James Ross              J•R     (Glasgow)   {unestablished date between 1848 to 1903}   [Jackson, 1964]
  J. Read              I•R     (Dublin)   1828-9 from snuff box.   [Jackson, 1964]
John Rigby             J•R     (Dublin)   1797 from salt-spoon.   [Jackson, 1964]
  John Raymond              I•R     (London)   smallworker ~ Mark entered 8/19/1762   [Grimwald, 1990]
  James Rudkins              I•R     (London)   smallworker ~ Mark entered 7/26/1763   [Grimwald, 1990]
  John Rowbotham              I•R     (London)   smallworker ~ Mark entered 12/14/1768   [Grimwald, 1990]
  John Robert              I•R     (London)   smallworker ~ Mark entered 4/28/1795   [Grimwald, 1990]
  John Rotton              I•R     (London)   smallworker ~ Mark entered 3/16/1797   [Grimwald, 1990]
  John Ross              I•R     (Baltimore)   1756-1798   [Beldon, 1980]
  James Roe              I•R     (Kingston, NY)   Ca. 1770   [Beldon, 1980]
Joseph Richardson Jr.             J•R     (Philadelphia)   1790-1831   [Fales, 1974]
Works Consulted:      London Goldsmiths 1697-1837 Their Marks & Lives [ Grimwade, 1990];   The Silversmiths of Birmingham and their Marks: 1750~1980 [Jones, 1981];  
           English Goldsmiths And Their Marks... [Jackson, 1964];   Joseph Richardson And Family, Philadelphia Silversmiths [Fales, 1974];   International Hallmarks on Silver
           [Tardy, 2000];    Goud-Ed Zilvermerken [Voet 1992];   Encyclopedia of American Silver Manufacturers [Rainwater, 1986];   Marks of American Silversmiths in the
           Ineson-Bissell Collection [Beldon 1980];   American Silver 1700-1850 [Spencer, 2001];   Maryland Silver in the Collection of the Baltimore Museum of Art
           [Goldsborough, 1975];   Silver In Maryland [Goldsborough, 1984];    Manufacturers' Marks on American Coin Silver  [McGrew, 2004].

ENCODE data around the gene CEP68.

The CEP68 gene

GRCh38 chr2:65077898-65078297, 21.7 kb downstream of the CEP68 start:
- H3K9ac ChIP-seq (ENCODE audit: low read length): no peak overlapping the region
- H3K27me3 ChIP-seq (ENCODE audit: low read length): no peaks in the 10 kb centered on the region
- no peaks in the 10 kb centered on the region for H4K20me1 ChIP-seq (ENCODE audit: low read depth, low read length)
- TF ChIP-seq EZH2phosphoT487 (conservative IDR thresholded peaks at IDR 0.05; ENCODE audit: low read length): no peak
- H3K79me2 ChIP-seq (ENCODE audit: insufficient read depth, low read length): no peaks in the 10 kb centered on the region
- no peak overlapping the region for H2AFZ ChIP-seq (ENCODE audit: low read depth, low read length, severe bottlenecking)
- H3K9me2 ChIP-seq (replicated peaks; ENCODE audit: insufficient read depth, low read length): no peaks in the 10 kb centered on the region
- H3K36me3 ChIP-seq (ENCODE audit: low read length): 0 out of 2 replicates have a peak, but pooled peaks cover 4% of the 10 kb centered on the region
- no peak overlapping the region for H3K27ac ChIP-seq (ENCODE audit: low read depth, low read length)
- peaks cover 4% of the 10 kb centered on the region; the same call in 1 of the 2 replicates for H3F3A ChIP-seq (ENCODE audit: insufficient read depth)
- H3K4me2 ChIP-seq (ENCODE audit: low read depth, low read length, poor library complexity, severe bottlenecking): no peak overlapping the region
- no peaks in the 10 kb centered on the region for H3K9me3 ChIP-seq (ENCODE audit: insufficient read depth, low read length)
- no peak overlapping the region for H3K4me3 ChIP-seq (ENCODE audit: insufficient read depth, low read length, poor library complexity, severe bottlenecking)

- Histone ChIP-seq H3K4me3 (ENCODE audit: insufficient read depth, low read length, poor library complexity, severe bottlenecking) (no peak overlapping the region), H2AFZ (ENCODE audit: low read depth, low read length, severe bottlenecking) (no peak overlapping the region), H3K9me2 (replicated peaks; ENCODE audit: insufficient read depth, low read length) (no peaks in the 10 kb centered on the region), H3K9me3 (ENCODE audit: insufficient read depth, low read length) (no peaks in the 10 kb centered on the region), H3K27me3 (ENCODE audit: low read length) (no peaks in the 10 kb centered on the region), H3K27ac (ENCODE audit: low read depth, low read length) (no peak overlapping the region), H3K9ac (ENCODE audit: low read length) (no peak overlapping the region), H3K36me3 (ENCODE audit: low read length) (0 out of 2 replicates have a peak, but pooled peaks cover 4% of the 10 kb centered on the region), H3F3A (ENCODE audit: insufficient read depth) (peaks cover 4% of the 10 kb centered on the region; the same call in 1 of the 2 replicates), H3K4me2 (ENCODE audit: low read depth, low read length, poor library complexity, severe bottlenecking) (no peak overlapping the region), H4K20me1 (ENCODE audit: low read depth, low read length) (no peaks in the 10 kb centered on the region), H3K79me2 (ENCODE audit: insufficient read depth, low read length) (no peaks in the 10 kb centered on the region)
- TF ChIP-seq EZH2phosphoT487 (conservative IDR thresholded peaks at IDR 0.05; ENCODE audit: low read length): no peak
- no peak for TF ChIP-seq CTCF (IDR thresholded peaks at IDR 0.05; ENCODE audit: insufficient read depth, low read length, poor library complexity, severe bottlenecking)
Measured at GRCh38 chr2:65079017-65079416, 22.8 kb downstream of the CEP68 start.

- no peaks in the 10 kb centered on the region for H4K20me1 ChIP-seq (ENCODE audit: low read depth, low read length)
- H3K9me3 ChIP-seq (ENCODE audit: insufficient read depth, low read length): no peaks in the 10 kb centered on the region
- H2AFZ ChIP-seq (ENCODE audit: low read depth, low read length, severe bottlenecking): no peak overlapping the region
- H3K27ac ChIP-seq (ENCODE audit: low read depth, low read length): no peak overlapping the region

From a review of the literature, this study identified five silversmiths utilizing a "J•R" maker's mark [lettering separated by a pellet mark] within a rectangular indent.  Only three of these fall within the time period of fabrication for the nutmeg grater in question. 

(1). Little is reported of John Robertson I of Newcastle, England. His business was located on Dean Street, where he was active from 1795 until death in 1801.  His maker's mark "J•R" was registered in Newcastle in 1798. He was in a brief partnership with David Darling. Items identified as his products are "Coffee pots, flatware, mugs, tongs, & trays". [Source: http://www.silvermakersmarks.co.uk/Makers/Newcastle.html ]

During the time period of Robertson's work, English statutes required, under strictly enforce law, that nutmeg graters bear a full set of English hallmarks.  This makes doubtful that the nutmeg grater under study was his product. 

(2). This study found no information pertaining to John Rigby, a silversmith, from Dublin, Circa 1797.  More research is required. 

(3). Illustrated in (Fig C1) is an authenticated "J•R" maker's mark for Joseph Richardson Jr. who was a notable American silversmith. His work is very well studied and he produced a silver tear-drop form pocket nutmeg grater of which several examples are known. His earlier examples were made in conjunction with his brother Nathan Richardson and are marked "INR". His later examples, made after the brothers separated their partnership, were marked "J•R".  Although he had other "JR" maker's marks, the others are absent of the "pellet" mark and none of these other maker's marks are know on any of his authenticated nutmeg graters.  

(III). Direct Visual Comparison of the "Maker's Mark" against authenticated photographic images: 

Authenticated VS spurious maker's mark for Joseph Richardson Jr. of Philadelphia
Confirmed and verified examples of the Joseph Richardson Jr., maker's marks Circa 1790-1810 were acquired from several sources [including Winterthur's Decorative Arts Photographic Collection (DAPC), a collection containing abundant materials pertaining to all of the Richardson Visual differences seen with mark in questionfamily "marks"; Joseph Richardson and Family Philadelphia Silversmiths by Martha Gandy Fales, and other published sources].  Direct visual comparison is useful when contrasting an authenticated "J•R" maker's mark (Fig C1) against the "J•R" maker's mark (Fig C2) found on the nutmeg grater under investigation in Profile #3 (Fig A).